For any content repository, content model definition is similar to the DDL (schema definition) for databases. It is expected in a big application to have evolutionary content model like databases. Updating the table structures or introducing new tables is common in any business application. In content repository, you should also keep in mind that your content model should be open to evolve. Define the content model which will be extensible. Most of the good practices of database design should be applicable here. Few tips for better content models -
- Use aspects for specializing types instead of defining content types. There are few advantages of that, aspects can be applied or removed at run-time which gives you much more control over the dynamic nature of types.
- Aspects also helps in keeping the default set of properties over a content type to be small. Alfresco recommends you to prefer aspects over custom content types.
- Aspects helps you to logically group properties. This helps your data to be part of multiple groups at the same time. If you have aspects Publishable and Indexable; you can apply or revoke a nature at your will without much hassle.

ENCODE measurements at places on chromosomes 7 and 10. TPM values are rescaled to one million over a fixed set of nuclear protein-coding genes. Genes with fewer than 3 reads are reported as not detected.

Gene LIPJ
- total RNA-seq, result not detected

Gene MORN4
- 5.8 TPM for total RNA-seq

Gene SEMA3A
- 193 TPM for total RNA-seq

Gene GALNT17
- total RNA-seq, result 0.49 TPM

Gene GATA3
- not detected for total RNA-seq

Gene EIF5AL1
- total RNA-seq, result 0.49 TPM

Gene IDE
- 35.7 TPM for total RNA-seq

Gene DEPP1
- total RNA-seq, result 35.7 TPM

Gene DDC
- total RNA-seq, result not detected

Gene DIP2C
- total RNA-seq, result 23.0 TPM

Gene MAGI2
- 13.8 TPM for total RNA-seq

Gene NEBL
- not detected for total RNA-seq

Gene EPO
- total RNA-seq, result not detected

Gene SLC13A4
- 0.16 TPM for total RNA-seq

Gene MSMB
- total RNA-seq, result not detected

- Indexing is very helpful for searchable content. It is useful but use it wisely. The cost of indexing in Alfresco is much higher than cost of index in Databases as this will be full-text search indexes. It will take up more disk space as well as time to index the data. Don't index the content which people are not expect to search! You can define this at the time of content model definition.
- Versioning is similar to indexing and use this wisely. The content which is versionable is handled separately by Alfresco. This might be affecting performance as your repository size grows. Don't mark content as versionable if you don't plan to maintain revisions for content.
I will continue this series with other experiences with Alfresco. Later.